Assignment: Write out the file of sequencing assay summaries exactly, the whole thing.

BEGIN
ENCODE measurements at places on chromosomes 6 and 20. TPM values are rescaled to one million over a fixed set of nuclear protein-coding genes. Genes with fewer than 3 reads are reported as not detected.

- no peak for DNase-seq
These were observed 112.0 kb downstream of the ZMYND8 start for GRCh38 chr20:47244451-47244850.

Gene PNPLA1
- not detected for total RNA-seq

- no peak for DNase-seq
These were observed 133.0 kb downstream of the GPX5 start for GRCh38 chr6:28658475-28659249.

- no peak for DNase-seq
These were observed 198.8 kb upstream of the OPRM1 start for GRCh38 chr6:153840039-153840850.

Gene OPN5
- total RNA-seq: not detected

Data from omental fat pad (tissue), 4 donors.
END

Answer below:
ENCODE measurements at places on chromosomes 6 and 20. TPM values are rescaled to one million over a fixed set of nuclear protein-coding genes. Genes with fewer than 3 reads are reported as not detected.

- no peak for DNase-seq
These were observed 112.0 kb downstream of the ZMYND8 start for GRCh38 chr20:47244451-47244850.

Gene PNPLA1
- not detected for total RNA-seq

- no peak for DNase-seq
These were observed 133.0 kb downstream of the GPX5 start for GRCh38 chr6:28658475-28659249.

- no peak for DNase-seq
These were observed 198.8 kb upstream of the OPRM1 start for GRCh38 chr6:153840039-153840850.

Gene OPN5
- total RNA-seq: not detected

Data from omental fat pad (tissue), 4 donors.